The balsamic gave this jam a really rich, deep flavor. Matt says this is his favorite of the strawberry recipes yet.
Strawberry Balsamic Jam
(adapted from Ball Complete Book of Home Preserving)

3 3/4 c crushed hull strawberries (measure them after they are crushed)
4 T balsamic vinegar
7 c sugar
1 pouch liquid pectin

Prepare the jars & lids for canning. Jars should be boiled in water for 20 minutes & lids for 5 minutes.

In a large enamel or stainless steel saucepan combine the strawberries, vinegar & sugar. Turn the heat to high & bring to a full boil while stirring (the jam should continue to boil even while stirring). Stir in pectin. Boil hard while stirring for 1 more minute. Remove from heat & skim of foam.

Ladle into eight hot sterilized half-pint jars leaving about 1/4-inch headroom. Clean off the tops of the jars & cover with a lid. Close with a neckband & finger-tighten. Process in boiling water for 10 minutes. Turn off heat & let sit for 5 minutes. Remove jars from the water to a heat-proof surface & let cool for 12 - 24 hours (do not dry jars). Check to make sure the top of the jar has been drawn downwards, creating a seal. If it hasn't either reprocess that jar or store it in the fridge to be eaten within 3 weeks. Remove the neckbands & store jam in a cool dark place.

Makes 8 cups.
strawberry port sauce
This sauce (Ok, it was supposed to be jam but never set up even with extra pectin so now its sauce. I wonder if a low sugar pectin would have worked better.) has a gorgeous, bright red color & would be great on pancakes, ice cream or shortcake. Matt felt it had just a slight tang from the port. You can replace the port with white wine, red wine or sherry.
Strawberry Port Sauce
(adapted from Small Batch Preserving)

5 c whole small firm strawberries (or large strawberries either halved or quartered depending on size)
4 c sugar
3 T lemon Juice
1 pouch liquid pectin
1/2 port wine

Stir the berries, sugar & lemon juice together in a large bowl. Cover & let stand at room temperature for 4 hours, stirring from time to time.

Prepare the jars & lids for canning. Jars should be boiled in water for 20 minutes & lids for 5 minutes.

Put the berries & sauce into a large enamel or stainless steel saucepan. Bring to a boil over high heat & allow to boil rapidly for 2 minutes while stirring (boiling should continue during stirring). Remove from heat & stir in the pectin & port.

Ladle into six hot sterilized half-pint jars leaving about 1/4-inch headroom. Clean off the tops of the jars & cover with a lid. Close with a neckband & finger-tighten. Process in boiling water for 10 minutes. Turn off heat & let sit for 5 minutes. Remove jars from the water to a heat-proof surface & let cool for 12 - 24 hours (do not dry jars). Check to make sure the top of the jar has been drawn downwards, creating a seal. If it hasn't either reprocess that jar or store it in the fridge to be eaten within 3 weeks. Remove the neckbands & store jam in a cool dark place.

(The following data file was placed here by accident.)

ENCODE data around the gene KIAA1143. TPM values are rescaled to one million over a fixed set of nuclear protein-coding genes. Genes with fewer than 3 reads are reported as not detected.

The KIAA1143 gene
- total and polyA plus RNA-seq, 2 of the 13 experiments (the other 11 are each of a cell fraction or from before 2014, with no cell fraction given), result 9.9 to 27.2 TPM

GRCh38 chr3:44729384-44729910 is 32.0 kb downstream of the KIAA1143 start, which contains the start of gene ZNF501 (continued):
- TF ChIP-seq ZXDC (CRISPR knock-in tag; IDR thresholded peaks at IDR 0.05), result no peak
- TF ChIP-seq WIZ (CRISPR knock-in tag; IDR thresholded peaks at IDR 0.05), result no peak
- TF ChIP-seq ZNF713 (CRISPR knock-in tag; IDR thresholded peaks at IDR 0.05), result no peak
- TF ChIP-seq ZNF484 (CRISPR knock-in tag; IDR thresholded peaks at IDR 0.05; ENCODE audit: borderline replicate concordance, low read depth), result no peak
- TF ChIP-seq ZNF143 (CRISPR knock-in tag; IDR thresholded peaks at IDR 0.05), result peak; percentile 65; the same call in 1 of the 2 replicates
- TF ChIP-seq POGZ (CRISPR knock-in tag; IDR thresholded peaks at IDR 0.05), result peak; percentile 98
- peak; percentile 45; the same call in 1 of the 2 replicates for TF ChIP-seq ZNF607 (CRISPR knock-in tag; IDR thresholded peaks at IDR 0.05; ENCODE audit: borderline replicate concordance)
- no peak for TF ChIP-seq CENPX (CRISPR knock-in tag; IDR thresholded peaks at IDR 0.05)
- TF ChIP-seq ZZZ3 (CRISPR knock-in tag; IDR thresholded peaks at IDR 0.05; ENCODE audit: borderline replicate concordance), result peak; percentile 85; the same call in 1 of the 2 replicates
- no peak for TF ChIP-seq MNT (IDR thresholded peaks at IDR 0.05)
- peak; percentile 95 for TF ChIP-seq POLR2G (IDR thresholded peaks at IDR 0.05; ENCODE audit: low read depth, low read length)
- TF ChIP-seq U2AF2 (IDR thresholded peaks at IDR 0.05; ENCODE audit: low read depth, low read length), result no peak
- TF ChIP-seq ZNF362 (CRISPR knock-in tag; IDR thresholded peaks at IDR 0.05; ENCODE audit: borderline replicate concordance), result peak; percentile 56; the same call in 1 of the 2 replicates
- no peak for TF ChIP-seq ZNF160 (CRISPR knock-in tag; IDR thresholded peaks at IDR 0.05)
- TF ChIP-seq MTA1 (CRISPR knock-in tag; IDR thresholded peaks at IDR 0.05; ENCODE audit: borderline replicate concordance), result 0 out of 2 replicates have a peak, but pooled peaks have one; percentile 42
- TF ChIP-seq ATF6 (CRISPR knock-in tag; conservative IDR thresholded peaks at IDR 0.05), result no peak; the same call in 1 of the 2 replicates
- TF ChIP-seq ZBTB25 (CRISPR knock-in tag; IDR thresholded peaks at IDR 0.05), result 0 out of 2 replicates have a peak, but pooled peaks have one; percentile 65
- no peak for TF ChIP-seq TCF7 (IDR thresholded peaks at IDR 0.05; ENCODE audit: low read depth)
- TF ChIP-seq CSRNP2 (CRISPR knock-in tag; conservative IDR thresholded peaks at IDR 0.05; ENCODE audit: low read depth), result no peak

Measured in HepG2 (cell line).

Makes 6 cups

If you are not reading this post in a feed reader or at http://agoodappetite.blogspot.com OR at http://agoodappetite.com then the site you are reading is illegally publishing copyrighted material. Contact me at katbaro AT yahoo DOT COM. All recipes, text and photographs in this post are the original creations & property of the author unless otherwise noted.
© 2007-2009 Kathy Lewinski

Tuesday, June 23, 2009

Chocolate-Covered Bacon Gelato

Ok, you all know how much we love our bacon & think it is perfect for every course including dessert (see our Dark Chocolate & Bacon Cupcakes). Since we got an ice cream maker for Christmas the idea of bacon in ice cream has been running through my head. I decided that coating the bacon in chocolate would only make it better.
Chocolate Covered Bacon Gelato
I was worried the bacon might get soft in the gelato but it remained really crispy. Use the best bacon you can here (we used Nueske's) & one that isn't cut too thin. The flavor of the bacon is the salty star here making this truly a dessert for the bacon lover. I almost wished for a little more chocolate flavor so if I were making this again I might add a handful of chocolate pieces into the mix as well.
Chocolate Covered Bacon Gelato
We have a few other ideas for flavors around this like a maple flavored gelato with chocolate covered bacon or a honey sweetened gelato with bacon & figs in it that I'm looking forward to trying too.

Chocolate Covered Bacon Gelato
(Gelato recipe from The Ice Cream Bible. We really like this recipe for vanilla gelato & usually make it in place of vanilla ice cream so it became the vehicle for the chocolate bacon addition.)

1 c bacon, chopped into 1/2-inch pieces
1 1/2 - 2 oz semisweet chocolate
1 vanilla bean
2 c milk
1 c heavy cream
3/4 c sugar

Cook the bacon pieces until crisp. Use a slotted spoon to remove the bacon to paper towel to drain away the fat. Let the bacon cool to room temp or put in the refrigerator until ready to use.

Cut the chocolate into small pieces & place in a microwave safe bowl. Microwave on high for one minute. Stir until completely melted. Add the bacon & still until coated. Coat a baking sheet with wax paper. Remove the pieces of chocolate one at a time to the wax paper. (Yeah, you'll get chocolate on your fingers, consider it a snack.) Place into the freezer & let the chocolate set. If not using right away remove the bacon from the wax paper & put into a ziplock bag or plastic container & keep frozen until ready to use.

Split the vanilla bean in half & scrape the beans into a medium sauce pan. Put the rest of the bean, milk, cream & sugar in the saucepan as well. Heat over medium-low until the sugar melts. Strain into another container (mainly your removing the vanilla beans) & chill until completely cold.